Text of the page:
According to Moody’s Investors Service, house price growth in Sydney and Melbourne will decrease to “low-single and mid-single digital levels, respectively”, making it more difficult for struggling borrowers to exit the market via a quick sale or to refinance.
The report also revealed that gross rental yields on Sydney and Melbourne houses are at the lowest levels on record.
Meanwhile, gross rental yields on Sydney and Melbourne apartments are at the lowest levels in 10 years.
“Over the three years ending 31 December 2015, rental yields dropped 30 per cent to 2.3 per cent for Sydney houses, 20 per cent to 2.68 per cent for Melbourne houses, 19 per cent to 3.9 per cent for Sydney apartments and 10 per cent to 3.7 per cent for Melbourne apartments,” the report said.
“At the same time, the average standard variable mortgage interest rate has dropped by only 7 per cent to 5.95 per cent, showing how, ignoring capital gains/losses, the profitability of leveraged residential property investing has declined during this period.
“It is likely that net rental yields would be 10 to 30 per cent less than gross rental yields after costs such as realtors’ fees, property maintenance costs and strata fees for apartments are taken into account, making the cost of investment properties even greater.”
The report also noted that investment loan performance is likely to deteriorate in Sydney and Melbourne throughout 2016 and 2017.
“In particular, investment loans originated in Sydney and Melbourne in 2014 and 2015 – at the peak of the recent house price cycle – will be behind this deterioration and under-perform previous vintages,” the report said.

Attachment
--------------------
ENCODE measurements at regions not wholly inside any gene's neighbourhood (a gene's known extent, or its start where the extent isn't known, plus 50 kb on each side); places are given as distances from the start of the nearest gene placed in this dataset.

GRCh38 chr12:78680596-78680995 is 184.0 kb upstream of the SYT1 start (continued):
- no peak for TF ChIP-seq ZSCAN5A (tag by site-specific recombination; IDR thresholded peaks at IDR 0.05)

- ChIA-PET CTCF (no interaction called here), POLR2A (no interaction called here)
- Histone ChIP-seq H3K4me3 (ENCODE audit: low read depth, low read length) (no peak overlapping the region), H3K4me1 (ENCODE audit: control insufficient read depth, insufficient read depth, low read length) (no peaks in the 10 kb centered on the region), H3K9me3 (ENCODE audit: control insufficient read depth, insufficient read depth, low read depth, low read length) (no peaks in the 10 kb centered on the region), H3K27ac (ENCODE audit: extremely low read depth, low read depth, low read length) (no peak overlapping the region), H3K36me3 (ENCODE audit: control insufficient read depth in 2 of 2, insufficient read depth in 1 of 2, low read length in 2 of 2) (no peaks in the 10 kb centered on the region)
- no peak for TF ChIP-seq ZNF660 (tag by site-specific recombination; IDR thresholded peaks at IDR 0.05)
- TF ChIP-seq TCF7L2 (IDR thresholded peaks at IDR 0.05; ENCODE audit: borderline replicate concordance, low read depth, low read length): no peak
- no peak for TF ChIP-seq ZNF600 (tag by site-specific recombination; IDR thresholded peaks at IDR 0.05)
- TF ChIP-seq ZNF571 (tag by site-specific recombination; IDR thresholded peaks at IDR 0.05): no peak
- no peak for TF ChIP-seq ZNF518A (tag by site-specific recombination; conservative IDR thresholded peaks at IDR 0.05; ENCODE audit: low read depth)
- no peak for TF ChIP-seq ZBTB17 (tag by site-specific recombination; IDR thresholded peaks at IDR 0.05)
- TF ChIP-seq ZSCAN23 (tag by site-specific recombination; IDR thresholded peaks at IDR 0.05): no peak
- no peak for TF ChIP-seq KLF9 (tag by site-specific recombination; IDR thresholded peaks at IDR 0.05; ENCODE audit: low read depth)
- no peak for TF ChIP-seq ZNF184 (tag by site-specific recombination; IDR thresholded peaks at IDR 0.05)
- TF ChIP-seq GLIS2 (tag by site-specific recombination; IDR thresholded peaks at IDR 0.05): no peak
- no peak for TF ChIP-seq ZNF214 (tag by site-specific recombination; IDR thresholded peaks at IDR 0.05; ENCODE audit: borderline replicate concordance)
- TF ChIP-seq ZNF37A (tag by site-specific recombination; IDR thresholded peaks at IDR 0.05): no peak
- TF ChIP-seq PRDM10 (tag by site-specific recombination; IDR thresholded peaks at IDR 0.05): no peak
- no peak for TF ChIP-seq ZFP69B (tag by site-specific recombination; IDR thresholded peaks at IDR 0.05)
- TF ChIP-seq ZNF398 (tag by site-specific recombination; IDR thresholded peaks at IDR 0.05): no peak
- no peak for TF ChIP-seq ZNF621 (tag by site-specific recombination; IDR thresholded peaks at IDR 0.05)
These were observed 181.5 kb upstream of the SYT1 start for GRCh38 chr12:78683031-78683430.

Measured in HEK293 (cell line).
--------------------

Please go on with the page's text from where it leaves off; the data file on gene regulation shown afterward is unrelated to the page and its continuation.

“The deterioration in the affordability of servicing investment properties has made new residential property investors more vulnerable to a deterioration in either economic conditions or the housing market.
“However, even in the absence of any major economic or housing market shocks, we expect the decrease in affordability to drive 2014 and 2015 investor loan defaults higher than previous vintages.”
According to the report, Sydney house investors require 39.6 per cent of net household income to service their investment properties, while Melbourne house investors require 26.5 per cent – both record highs.
Meanwhile, Sydney apartment investors require 16.7 per cent of net household income to service their property investments – the highest in a decade – while Melbourne apartment investors require 15.5 per cent, also a record high.